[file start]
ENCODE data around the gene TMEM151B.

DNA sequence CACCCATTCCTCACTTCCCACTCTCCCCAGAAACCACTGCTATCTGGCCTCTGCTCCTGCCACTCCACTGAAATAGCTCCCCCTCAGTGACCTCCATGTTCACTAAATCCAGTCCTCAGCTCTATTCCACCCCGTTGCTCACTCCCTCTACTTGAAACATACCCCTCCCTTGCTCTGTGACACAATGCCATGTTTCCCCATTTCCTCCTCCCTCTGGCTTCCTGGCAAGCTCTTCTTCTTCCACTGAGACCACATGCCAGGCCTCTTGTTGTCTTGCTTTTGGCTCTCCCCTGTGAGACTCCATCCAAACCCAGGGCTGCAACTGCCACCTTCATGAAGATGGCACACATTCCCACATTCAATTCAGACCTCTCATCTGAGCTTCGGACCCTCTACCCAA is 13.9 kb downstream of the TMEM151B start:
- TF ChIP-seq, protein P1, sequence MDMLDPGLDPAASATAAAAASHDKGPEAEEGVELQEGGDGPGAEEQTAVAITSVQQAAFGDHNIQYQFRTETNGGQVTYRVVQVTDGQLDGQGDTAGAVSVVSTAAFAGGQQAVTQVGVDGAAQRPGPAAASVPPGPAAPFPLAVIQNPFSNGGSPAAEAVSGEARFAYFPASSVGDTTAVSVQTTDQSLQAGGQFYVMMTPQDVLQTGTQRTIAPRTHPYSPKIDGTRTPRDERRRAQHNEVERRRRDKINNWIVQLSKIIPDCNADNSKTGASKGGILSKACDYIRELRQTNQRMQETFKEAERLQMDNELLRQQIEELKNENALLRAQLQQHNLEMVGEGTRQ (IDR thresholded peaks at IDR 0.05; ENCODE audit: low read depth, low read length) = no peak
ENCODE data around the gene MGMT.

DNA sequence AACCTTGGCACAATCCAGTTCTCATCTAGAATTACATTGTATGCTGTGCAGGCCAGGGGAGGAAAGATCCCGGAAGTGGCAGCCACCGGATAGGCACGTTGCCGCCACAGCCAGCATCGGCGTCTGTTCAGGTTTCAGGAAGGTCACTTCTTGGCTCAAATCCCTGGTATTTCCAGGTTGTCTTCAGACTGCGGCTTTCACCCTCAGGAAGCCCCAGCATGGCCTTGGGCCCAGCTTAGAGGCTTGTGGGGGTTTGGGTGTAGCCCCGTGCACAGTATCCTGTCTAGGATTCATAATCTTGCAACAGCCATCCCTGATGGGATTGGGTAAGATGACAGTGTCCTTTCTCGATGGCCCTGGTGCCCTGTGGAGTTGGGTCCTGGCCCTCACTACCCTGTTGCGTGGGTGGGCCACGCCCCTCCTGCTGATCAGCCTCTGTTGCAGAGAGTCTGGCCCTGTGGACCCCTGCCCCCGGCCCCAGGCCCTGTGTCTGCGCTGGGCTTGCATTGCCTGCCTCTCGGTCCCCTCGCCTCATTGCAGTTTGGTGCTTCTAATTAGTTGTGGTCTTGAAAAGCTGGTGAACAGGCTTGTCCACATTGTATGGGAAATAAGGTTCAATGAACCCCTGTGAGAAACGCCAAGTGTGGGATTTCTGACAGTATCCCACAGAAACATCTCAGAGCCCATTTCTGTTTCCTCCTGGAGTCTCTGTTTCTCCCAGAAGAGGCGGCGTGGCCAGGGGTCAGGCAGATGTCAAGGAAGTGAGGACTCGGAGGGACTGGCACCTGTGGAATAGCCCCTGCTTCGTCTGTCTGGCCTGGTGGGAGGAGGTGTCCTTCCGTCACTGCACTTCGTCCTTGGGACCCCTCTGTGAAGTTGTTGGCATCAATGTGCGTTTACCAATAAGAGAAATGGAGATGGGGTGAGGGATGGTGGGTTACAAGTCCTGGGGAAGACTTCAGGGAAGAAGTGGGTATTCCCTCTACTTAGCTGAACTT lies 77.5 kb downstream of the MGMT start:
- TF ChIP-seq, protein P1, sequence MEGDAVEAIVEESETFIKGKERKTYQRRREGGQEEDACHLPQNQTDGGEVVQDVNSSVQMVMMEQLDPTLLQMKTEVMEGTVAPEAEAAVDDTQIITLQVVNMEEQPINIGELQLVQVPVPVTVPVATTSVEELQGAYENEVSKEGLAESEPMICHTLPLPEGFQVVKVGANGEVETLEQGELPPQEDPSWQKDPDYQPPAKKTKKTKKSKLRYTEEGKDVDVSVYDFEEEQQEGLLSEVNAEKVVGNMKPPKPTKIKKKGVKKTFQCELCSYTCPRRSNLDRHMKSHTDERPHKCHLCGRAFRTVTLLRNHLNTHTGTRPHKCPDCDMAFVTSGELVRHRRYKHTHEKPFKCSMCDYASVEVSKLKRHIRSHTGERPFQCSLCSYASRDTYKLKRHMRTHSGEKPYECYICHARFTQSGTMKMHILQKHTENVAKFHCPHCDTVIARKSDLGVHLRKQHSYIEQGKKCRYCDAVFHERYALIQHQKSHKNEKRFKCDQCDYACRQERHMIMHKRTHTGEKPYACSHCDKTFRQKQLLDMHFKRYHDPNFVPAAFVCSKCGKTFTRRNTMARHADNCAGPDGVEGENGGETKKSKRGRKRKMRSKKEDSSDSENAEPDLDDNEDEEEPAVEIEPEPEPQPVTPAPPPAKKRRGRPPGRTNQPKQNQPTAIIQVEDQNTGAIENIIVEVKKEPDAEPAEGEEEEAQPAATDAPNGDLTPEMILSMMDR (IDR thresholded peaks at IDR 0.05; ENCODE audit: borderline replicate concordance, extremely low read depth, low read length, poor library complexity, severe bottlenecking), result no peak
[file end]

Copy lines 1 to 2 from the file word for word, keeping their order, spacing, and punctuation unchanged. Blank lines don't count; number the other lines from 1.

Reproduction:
ENCODE data around the gene TMEM151B.

DNA sequence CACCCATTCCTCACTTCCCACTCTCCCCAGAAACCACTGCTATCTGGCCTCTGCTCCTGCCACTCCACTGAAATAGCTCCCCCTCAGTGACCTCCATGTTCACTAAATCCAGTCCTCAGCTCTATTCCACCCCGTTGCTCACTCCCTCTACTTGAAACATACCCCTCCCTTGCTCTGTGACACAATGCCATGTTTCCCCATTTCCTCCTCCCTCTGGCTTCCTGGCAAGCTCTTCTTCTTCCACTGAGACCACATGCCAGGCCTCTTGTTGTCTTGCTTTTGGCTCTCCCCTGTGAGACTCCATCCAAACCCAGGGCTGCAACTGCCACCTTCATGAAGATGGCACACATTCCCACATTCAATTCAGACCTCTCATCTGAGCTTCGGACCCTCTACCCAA is 13.9 kb downstream of the TMEM151B start: